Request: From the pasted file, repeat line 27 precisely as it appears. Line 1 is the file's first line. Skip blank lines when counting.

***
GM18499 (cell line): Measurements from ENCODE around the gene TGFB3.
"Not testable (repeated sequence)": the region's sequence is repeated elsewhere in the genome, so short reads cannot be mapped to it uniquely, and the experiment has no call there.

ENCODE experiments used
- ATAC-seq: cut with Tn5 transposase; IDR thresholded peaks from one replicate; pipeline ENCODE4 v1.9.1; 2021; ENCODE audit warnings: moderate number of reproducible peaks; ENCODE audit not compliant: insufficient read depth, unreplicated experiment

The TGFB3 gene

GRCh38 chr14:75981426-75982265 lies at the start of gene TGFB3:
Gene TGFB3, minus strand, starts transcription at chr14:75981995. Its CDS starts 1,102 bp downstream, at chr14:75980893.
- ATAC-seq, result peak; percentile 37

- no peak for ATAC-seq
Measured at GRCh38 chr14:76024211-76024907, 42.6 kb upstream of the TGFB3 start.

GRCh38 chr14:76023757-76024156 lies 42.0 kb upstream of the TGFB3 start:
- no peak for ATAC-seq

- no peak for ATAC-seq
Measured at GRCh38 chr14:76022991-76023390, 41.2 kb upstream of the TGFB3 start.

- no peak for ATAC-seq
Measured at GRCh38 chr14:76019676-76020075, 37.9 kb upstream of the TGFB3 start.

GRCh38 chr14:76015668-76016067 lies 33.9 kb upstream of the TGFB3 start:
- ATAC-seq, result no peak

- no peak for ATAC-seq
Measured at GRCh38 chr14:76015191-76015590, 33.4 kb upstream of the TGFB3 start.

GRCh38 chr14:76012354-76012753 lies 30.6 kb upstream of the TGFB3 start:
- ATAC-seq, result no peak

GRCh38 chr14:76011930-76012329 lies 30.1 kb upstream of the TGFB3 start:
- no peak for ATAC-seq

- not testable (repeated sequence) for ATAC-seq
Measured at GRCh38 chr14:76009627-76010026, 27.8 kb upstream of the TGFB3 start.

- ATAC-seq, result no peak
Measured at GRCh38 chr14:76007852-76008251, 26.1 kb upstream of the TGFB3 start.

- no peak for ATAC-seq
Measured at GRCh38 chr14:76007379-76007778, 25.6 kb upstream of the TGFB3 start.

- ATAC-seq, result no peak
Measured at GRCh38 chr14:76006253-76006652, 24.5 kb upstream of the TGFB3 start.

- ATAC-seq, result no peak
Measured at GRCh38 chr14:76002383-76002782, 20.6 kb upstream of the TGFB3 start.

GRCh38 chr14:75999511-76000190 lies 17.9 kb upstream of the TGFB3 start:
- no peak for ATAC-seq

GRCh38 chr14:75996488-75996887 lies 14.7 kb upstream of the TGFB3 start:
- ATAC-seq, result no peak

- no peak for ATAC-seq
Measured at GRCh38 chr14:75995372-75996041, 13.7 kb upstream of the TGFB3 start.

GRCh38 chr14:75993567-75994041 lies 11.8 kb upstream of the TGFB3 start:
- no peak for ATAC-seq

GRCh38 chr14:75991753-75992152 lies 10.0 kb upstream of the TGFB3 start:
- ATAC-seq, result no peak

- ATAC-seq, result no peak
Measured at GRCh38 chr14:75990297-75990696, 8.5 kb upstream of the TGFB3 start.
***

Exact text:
- ATAC-seq, result no peak